Renato Mariotti: Did Trump just move a step closer to unindicted co-conspirator?

James Freeman: News outlets had a different view of campaign finance law when the law was applied to others.

 

LEADING THE DAY

SHUTDOWN: We’re eight days away from a partial government shutdown and lawmakers are no closer to a spending agreement. 

The Hill: Trump leaves GOP in turmoil with shutdown looming.

Trump is demanding any spending package include $5 billion for a border wall. Senate Minority Leader Charles SchumerCharles (Chuck) Ellis SchumerGOP rep to introduce constitutional amendment to limit Supreme Court seats to 9 Why we need to build gateway now Campaign to draft Democratic challenger to McConnell starts raising funds MORE (D-N.Y.) says Democrats won’t budge from their offer of $1.3 billion (The Hill).

In a Thursday tweet, Trump called Democrats “absolute hypocrites” for supporting border fencing in the past.

“Let’s not do a shutdown, Democrats - do what’s right for the American people!” — Trump

Sen. Richard ShelbyRichard Craig ShelbyFive takeaways from Trump's budget Overnight Health Care — Presented by PCMA — Trump unveils 2020 budget | Calls for cuts to NIH | Proposes user fees on e-cigs | Azar heads to Capitol to defend blueprint | Key drug price bill gets hearing this week Trump's emergency declaration looms over Pentagon funding fight MORE (R-Ala.), chairman of the Appropriations Committee, has floated several possibilities aimed at bridging the impasse (The Hill).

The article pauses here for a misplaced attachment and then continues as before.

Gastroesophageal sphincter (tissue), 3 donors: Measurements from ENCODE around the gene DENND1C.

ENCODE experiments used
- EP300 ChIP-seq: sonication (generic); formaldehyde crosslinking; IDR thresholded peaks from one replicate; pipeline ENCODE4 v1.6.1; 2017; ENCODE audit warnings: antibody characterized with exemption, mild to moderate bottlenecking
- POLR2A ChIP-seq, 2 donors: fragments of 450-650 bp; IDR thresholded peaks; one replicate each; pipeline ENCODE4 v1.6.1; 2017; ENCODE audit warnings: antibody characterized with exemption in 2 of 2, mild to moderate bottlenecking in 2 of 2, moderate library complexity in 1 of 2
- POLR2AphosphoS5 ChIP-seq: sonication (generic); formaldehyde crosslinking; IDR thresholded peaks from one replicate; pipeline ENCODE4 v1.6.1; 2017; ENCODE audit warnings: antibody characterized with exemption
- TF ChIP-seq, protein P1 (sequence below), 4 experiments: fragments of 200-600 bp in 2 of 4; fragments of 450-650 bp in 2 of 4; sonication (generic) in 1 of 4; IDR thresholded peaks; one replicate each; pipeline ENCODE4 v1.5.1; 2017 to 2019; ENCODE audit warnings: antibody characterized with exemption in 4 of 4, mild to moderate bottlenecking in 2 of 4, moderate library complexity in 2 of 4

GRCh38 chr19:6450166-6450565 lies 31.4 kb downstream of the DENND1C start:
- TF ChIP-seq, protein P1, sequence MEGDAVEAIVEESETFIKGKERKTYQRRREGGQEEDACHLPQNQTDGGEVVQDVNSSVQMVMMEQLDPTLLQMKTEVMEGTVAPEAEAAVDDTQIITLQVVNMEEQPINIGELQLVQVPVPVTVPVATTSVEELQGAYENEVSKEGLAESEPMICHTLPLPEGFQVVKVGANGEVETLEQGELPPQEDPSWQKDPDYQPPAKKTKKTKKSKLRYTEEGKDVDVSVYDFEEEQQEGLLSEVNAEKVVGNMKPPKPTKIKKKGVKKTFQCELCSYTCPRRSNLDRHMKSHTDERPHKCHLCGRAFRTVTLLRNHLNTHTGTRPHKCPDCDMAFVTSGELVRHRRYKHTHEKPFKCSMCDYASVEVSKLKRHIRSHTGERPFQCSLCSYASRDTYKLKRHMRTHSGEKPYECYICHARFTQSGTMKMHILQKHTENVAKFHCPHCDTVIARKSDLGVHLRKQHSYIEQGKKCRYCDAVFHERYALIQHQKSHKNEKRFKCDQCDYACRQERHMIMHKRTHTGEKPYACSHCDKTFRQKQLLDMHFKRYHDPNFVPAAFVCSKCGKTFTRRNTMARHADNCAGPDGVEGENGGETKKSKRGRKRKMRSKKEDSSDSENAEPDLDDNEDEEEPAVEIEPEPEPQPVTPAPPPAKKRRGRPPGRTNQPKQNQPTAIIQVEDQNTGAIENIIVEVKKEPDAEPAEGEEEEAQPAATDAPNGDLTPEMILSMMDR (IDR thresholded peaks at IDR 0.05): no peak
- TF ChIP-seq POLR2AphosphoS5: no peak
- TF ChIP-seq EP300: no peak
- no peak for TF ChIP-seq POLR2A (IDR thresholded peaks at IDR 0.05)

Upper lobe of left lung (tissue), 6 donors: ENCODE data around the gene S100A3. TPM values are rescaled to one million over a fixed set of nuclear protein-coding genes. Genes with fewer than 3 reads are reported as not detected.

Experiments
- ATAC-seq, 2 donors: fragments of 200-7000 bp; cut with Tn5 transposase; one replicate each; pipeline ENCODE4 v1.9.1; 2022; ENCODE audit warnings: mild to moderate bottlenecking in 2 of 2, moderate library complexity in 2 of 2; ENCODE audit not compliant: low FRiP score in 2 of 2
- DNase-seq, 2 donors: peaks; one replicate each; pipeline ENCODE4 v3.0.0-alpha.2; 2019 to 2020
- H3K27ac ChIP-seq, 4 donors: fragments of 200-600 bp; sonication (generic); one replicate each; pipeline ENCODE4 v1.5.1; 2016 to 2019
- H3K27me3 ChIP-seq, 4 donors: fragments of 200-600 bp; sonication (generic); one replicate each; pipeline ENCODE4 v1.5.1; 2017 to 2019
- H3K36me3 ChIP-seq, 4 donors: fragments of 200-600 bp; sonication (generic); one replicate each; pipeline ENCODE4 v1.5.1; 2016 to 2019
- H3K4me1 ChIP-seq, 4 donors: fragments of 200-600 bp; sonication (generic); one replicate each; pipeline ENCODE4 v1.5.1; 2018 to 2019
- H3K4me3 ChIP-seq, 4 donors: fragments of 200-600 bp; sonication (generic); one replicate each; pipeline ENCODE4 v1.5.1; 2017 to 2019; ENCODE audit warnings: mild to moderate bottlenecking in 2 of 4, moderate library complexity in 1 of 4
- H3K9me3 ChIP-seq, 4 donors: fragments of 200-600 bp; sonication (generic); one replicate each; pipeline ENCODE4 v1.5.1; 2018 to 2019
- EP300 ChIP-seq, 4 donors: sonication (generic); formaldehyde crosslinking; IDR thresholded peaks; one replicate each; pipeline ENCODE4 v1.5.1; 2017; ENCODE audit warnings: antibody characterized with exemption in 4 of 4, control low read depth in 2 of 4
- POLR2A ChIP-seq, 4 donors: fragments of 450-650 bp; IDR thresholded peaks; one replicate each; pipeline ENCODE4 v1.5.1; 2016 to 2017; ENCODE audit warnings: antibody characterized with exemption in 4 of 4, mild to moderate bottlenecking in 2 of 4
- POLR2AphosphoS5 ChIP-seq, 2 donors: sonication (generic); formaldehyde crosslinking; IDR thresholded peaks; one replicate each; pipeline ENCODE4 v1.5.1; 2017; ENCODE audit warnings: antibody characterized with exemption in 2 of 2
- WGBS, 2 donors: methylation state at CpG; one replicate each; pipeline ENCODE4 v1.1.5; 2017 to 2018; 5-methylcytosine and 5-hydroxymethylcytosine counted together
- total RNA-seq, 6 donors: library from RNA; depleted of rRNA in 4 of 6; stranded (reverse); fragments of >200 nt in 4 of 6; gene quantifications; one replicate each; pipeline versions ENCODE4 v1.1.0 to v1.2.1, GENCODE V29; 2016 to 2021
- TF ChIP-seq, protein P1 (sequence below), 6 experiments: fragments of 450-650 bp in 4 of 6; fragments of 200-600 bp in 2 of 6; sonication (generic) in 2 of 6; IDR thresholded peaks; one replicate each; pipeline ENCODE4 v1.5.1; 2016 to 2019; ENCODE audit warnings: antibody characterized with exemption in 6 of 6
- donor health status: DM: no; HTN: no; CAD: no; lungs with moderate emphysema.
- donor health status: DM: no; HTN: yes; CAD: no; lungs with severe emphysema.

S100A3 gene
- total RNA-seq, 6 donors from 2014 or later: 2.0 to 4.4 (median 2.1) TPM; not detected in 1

But if an agreement is reached, it will come just days or hours before the shutdown.

House lawmakers have already gone home for the weekend. The next votes aren’t scheduled until Wednesday, although members have been told to be on call in case that changes.

Senate GOP Whip John CornynJohn CornynGOP rep to introduce constitutional amendment to limit Supreme Court seats to 9 Court-packing becomes new litmus test on left Cornyn shrugs off Trump criticism of 'SNL' MORE (R-Texas) summed up the state of play in an interview with The Hill.

 

 

House Republicans don’t have the votes to pass a spending bill with $5 billion for Trump’s wall. If they had the votes, they would have passed a bill this week. 

Advantage: Democrats, at least for now.

Remember: In the last shutdown battle earlier this year, Senate Democrats blocked a House-passed funding bill. That’s a big part of the reason they got the blame and subsequently backed down.

Bloomberg News has a rundown of what will happen if the relevant federal agencies shut down at midnight on Dec. 21.

About 400,000 employees would work without pay and another 350,000 would be furloughed. The Department of Homeland Security would be among the agencies impacted, meaning pay would be delayed for border agents and Secret Service agents protecting Trump, who is expected to be vacationing at Mar-a-Lago.

IN FOCUS/SHARP TAKES

CONGRESS: Lawmakers’ challenges to Trump continued Thursday beyond investigations and a potential shutdown. Senators voted to end U.S. support for the Saudi-backed war in Yemen, despite energetic lobbying in the Capitol against the measure by the secretary of state and defense secretary (The Hill).